Do older people living alone notice their exclusion? Our research shows that in the case of Lithuania the answer is yes. Their narratives about their membership in society have more to do with social exclusion than with inclusion. Inclusion is often even formulated negatively, as if denying the implied (culturally rooted) exclusion and showing oneself as an exception, despite belonging to the marginalised category, for example, using expressions like “I don’t ask [for anything]”, “I am not a parasite”, “I do not feel like I am somehow wacky” referring to old age stigma. The most important area of exclusion identified by the participants is the withdrawal from the labour market and the related loss of the feeling of being needed by others and the loss of social relationships.

Other aspects of social exclusion highlighted by the participants include age-related decrease in their social value and health. On the other hand, factors contributing to social inclusion would include good health, personal autonomy, day-to-day communication, work or support for others, as well as participation in public events. It is important therefore to create spaces and occasions for older people, especially for those living alone, to safely and meaningfully participate in social life with respect to neighbourhood, public transport, premises for community activities, etc. Older people should be inspired and empowered to seek social participation and self-realization via strengthening physical and mental health, encouraging others to participate. Means to foster leadership, mentoring, digital inclusion of older people, and psychological support in case of mourning could be of help. On a broader scope, education about harm of old age stigma for individuals and society, as well as about social exclusion, loneliness and isolation could boost social initiatives for intergenerational integration.

 

 

Related publications:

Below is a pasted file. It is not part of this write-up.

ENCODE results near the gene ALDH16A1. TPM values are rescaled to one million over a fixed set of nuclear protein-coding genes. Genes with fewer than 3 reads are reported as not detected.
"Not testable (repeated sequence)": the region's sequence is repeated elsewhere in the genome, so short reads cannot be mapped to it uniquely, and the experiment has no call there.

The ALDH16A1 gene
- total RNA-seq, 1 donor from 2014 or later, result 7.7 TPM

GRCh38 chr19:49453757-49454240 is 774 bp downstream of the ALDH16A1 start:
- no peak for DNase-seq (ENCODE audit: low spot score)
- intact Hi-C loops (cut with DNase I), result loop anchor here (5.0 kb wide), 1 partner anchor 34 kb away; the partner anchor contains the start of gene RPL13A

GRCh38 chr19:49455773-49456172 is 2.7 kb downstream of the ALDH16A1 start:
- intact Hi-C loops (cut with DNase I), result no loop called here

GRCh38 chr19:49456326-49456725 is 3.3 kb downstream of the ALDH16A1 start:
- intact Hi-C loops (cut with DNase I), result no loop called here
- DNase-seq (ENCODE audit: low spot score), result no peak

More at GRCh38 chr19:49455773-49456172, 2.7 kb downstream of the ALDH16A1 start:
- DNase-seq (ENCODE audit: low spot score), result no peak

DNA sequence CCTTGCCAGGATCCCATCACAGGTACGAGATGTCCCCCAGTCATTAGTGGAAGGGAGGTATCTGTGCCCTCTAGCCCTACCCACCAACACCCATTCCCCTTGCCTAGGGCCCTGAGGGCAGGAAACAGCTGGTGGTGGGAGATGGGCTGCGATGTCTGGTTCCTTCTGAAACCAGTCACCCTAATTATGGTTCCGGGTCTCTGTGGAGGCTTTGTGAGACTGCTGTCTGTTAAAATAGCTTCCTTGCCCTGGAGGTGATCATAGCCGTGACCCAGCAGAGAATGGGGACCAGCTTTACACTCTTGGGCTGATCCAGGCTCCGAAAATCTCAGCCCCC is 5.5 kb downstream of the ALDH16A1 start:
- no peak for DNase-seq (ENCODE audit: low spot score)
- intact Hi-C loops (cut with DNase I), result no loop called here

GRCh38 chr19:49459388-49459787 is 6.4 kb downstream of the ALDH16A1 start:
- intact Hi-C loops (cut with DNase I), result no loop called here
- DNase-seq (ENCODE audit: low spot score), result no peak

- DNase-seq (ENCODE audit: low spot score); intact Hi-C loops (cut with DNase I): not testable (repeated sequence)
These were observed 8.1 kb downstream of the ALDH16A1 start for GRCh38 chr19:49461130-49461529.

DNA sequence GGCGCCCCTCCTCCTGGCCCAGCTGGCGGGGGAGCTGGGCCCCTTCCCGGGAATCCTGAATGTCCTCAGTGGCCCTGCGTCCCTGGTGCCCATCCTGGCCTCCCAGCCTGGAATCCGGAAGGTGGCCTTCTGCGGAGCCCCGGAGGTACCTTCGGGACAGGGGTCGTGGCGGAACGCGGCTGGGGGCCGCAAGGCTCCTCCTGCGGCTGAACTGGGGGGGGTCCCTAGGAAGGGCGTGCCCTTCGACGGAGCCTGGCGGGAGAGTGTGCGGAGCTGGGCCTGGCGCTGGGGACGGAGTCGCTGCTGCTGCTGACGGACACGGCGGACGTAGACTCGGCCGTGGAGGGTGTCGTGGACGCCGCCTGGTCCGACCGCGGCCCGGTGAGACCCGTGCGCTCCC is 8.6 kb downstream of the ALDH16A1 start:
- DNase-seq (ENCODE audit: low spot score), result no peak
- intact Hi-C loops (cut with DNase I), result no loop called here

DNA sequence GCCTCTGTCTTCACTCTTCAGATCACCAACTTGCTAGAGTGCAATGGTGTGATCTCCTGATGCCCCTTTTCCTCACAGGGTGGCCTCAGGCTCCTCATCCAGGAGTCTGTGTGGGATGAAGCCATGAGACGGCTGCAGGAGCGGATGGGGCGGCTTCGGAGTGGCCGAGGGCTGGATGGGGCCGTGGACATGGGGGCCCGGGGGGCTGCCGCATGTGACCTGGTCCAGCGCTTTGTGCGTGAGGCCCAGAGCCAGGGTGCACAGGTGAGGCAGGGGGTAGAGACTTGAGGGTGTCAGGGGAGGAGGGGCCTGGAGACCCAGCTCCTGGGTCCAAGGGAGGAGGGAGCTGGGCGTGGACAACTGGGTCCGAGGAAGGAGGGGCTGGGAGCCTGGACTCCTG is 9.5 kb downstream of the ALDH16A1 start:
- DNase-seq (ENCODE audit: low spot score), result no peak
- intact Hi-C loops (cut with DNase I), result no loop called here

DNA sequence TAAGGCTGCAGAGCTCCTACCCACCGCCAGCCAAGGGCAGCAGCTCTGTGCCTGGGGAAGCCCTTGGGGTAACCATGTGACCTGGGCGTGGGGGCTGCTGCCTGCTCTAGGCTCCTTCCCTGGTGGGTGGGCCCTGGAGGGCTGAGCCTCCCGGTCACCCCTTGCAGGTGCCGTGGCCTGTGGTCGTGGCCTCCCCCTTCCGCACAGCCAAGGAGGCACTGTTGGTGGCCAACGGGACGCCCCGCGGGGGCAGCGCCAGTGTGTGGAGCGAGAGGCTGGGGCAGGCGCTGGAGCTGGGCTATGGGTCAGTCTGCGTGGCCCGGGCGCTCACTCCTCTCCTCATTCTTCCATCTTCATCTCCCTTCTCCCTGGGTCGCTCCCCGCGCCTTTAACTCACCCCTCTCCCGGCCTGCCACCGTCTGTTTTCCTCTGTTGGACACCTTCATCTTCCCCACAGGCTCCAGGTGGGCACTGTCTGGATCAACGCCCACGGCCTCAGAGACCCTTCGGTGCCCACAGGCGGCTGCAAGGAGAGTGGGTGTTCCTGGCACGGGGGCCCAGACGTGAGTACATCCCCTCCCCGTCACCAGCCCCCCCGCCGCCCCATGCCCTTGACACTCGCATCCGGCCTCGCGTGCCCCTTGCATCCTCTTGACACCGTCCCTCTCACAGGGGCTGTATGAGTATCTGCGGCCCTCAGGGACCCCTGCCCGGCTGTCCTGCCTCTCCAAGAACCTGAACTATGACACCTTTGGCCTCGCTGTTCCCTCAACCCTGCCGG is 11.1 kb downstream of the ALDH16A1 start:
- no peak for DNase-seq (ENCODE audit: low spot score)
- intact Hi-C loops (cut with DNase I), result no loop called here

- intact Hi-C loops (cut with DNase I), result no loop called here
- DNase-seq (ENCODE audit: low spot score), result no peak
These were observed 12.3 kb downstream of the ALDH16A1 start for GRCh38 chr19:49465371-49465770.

Mikulionienė, S., Rapolienė, G., Valavičienė N. (2018). “Vyresnio amžiaus žmonės, gyvenimas po vieną ir socialinė atskirtis” [“Older people, solo living and social exclusion”]. Monograph. Lithuanian Social Research Centre, Vilnius: Baltoprint. ISBN 978-9955-531-62-3 (printed version) ISBN 978-9955-531-64-7 (electronic version) (Summary in English)

С. Микуленене, А. Юркевич, Г. Раполене (2019). „Потребность в общении и poль эйджизма в eе реализации: качественное исследование пожилых людей“. Успехи геронтологии [S. Mikulionienė, A.Jurkevits, G.Rapolienė. Need for communication and the role of ageist attitudes in its fulfilment: a qualitative study of older people. Advances in Gerontology] 32 (1-2): 273-281.

Rapolienė, G., Mikulionienė, S., Gedvilaitė – Kordušienė, M., Jurkevits, A. (2018). Socialiai įtraukti ar atskirti? Vyresnio amžiaus žmonių, gyvenančių vienų, patirtys. [The Socially Included or Excluded? The Experiences of Older People Living Alone] Socialinė teorija, empirija, politika ir praktika 16, p. 70-82. https://doi.org/10.15388/STEPP.2018.16.11441

 

Sarmitė Mikulionienė is a Director of Lithuanian Social Research Centre, Vilnius, Lithuania. Her research interests are ageism, demography of ageing, generations, social exclusion and lifelong learning. She is a member of the EAST Network of Oxford Institute on Ageing, International Network for the Study of Intergenerational Issues. Currently, she is involved in the project “Building older people’s well-being: empowerment policies, monitoring indicators and the voice of older people”.

Gražina Rapolienė is research fellow at the Lithuanian Social Research Centre. She is a member of the working group on civic exclusion of the COST Action on old-age exclusion in Europe (ROSEnet) and was a MC in the COST Action on ageism. Examples of her publications include “Ageing Identity: Do Theories Match Experiences?” and “Old Age Stigmatization”. Her research interests: social exclusion, ageism, ageing identity, representations in media, and consumption.